Dentist gets jail for extracting a tooth while standing on a hoverboard
A dentist has been sentenced to 12 years in prison for nearly 50 charges including reckless endangerment and unlawful dental acts, after he filmed himself extracting a patient’s tooth while on a hoverboard.
Seth Lookhart, from Anchorage, Alaska, was found guilty by a jury in January on 46 charges including Medicaid fraud, embezzlement, reckless endangerment and unlawful dental acts.
Anchorage Superior Court Judge Michael Wolverton said on Monday that Lookhart put multiple people’s lives at risk by sedating them for extended periods of time.
Mr Wolverton said: “In reviewing all this over and over again, I have a visceral response – you darn near killed some people.”
According to local newspaper, Anchorage Daily News, a former employee told investigators in 2017, when charges were filed against Lookhart, that the dentist was performing more intravenous sedation on his patients than necessary to boost his profits.
The previous year, the dentist and his former office manager Shauna Cranford billed nearly US$2 million in unnecessary IV sedation expenses, said charging documents filed to the court.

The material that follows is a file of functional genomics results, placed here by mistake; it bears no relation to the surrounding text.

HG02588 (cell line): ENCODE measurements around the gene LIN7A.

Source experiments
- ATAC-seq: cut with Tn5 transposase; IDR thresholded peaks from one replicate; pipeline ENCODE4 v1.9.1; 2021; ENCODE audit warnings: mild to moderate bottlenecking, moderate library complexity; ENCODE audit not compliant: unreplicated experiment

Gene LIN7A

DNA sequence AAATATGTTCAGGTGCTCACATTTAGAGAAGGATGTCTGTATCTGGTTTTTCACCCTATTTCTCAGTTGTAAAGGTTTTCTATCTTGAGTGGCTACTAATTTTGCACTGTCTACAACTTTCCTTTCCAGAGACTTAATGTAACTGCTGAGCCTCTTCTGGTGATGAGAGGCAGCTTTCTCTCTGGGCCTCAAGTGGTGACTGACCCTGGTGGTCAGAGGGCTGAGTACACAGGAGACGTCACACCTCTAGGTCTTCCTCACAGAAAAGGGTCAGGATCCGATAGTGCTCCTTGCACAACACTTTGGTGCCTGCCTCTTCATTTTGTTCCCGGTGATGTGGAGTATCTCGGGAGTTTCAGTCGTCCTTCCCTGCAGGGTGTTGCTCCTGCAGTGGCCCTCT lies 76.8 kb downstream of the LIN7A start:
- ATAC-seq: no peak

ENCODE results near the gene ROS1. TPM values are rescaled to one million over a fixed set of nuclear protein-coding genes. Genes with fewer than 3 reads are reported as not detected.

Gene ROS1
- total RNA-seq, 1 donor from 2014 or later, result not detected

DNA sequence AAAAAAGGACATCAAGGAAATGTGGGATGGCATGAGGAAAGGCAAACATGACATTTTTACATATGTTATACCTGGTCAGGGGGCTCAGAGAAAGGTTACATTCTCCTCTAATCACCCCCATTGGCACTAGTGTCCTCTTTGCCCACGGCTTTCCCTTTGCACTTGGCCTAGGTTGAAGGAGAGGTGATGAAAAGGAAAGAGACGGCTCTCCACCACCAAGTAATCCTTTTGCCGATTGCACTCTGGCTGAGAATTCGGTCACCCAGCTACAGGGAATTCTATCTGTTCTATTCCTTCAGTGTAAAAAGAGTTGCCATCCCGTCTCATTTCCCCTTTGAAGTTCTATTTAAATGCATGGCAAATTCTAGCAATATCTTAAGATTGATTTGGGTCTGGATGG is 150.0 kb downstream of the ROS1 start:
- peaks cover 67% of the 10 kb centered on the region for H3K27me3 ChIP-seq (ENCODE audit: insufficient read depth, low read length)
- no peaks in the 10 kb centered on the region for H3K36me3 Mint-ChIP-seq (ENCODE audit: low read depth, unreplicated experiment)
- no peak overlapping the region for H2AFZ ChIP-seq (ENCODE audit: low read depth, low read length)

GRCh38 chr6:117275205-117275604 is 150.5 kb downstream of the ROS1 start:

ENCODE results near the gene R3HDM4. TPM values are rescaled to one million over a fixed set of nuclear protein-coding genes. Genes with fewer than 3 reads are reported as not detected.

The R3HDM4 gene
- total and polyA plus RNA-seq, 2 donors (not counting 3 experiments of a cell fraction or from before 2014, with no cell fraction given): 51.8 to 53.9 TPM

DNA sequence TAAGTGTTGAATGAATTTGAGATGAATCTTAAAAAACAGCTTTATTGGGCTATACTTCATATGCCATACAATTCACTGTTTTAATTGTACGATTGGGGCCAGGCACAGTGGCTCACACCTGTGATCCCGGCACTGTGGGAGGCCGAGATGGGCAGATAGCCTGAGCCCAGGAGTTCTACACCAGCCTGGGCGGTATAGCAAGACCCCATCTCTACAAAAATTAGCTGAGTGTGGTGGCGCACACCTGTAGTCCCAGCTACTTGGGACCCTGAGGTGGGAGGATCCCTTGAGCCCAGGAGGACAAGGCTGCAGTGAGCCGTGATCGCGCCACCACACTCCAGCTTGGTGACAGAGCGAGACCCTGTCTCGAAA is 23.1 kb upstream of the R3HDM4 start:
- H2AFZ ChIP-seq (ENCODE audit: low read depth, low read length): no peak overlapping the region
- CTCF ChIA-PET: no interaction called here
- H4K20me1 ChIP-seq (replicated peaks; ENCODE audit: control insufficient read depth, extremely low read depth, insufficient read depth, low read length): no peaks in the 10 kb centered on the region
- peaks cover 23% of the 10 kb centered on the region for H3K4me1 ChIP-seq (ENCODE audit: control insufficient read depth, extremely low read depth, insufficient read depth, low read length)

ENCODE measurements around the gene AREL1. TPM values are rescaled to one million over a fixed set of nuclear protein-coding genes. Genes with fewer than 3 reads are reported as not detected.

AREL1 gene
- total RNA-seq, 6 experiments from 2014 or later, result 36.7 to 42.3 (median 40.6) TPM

Investigators also uncovered text messages between Lookhart and Ms Cranford “brainstorming” how they could continue making a profit despite Medicaid reforms in 2016 that meant Medicaid patients did not have to pay for IV sedation.
The clinic opted to perform more extractions and charged “a higher rate for [IV sedation] provided to a Medicaid recipient than they charged others”, said the documents.
The video of Lookhart performing a tooth extraction on an unconscious female patient was also included in the charges documents. Lookhart sent the video to several people and joked that the procedure represented a “new standard of care”, said investigators.
In the video, the dentist is seen riding into the hallway after the extraction with his hands over his head in triumph and spinning around on his hoverboard.
Lookhart’s dental license had been previously suspended in 2017 after the charges were filed, but Mr Wolverton ruled this week that he will not be allowed to practice medicine for the duration of a 10-year probation, following release from prison.
Prosecutors also asked Mr Wolverton to order the dentist to pay US$2.2 million in restitution for fraud and embezzlement. The amount will be determined at a hearing later this month, reported the newspaper.
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